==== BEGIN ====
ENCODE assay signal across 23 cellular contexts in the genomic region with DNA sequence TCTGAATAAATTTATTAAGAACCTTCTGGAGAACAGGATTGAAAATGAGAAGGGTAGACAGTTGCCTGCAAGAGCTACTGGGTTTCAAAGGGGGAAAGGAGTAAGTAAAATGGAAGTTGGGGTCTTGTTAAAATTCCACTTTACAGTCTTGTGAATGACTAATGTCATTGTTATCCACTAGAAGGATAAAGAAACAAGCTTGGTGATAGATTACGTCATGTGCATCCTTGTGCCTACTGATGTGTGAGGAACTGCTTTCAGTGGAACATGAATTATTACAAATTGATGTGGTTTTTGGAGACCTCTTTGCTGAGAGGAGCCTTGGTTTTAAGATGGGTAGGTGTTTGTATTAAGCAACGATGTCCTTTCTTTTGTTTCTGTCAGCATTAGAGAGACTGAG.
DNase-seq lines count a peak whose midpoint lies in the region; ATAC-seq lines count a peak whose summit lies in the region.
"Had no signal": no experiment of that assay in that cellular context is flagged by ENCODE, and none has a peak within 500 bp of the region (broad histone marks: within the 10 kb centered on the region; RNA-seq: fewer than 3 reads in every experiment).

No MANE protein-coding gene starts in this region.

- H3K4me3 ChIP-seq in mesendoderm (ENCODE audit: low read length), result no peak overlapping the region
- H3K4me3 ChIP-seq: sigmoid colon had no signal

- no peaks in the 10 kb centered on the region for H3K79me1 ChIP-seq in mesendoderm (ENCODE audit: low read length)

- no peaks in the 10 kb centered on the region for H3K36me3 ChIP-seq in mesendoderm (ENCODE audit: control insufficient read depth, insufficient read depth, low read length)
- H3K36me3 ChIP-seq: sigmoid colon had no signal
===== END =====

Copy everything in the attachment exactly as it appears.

ENCODE assay signal across 23 cellular contexts in the genomic region with DNA sequence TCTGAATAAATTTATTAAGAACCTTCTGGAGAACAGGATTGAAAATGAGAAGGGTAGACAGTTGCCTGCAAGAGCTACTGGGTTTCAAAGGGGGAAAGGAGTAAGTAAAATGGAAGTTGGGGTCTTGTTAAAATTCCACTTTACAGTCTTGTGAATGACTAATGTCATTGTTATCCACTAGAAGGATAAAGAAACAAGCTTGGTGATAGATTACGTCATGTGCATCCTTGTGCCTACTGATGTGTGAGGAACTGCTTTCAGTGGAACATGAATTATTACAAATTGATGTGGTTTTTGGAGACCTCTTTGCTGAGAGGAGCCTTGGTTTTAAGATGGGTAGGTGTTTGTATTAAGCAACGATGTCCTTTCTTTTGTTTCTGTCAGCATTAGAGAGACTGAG.
DNase-seq lines count a peak whose midpoint lies in the region; ATAC-seq lines count a peak whose summit lies in the region.
"Had no signal": no experiment of that assay in that cellular context is flagged by ENCODE, and none has a peak within 500 bp of the region (broad histone marks: within the 10 kb centered on the region; RNA-seq: fewer than 3 reads in every experiment).

No MANE protein-coding gene starts in this region.

- H3K4me3 ChIP-seq in mesendoderm (ENCODE audit: low read length), result no peak overlapping the region
- H3K4me3 ChIP-seq: sigmoid colon had no signal

- no peaks in the 10 kb centered on the region for H3K79me1 ChIP-seq in mesendoderm (ENCODE audit: low read length)

- no peaks in the 10 kb centered on the region for H3K36me3 ChIP-seq in mesendoderm (ENCODE audit: control insufficient read depth, insufficient read depth, low read length)
- H3K36me3 ChIP-seq: sigmoid colon had no signal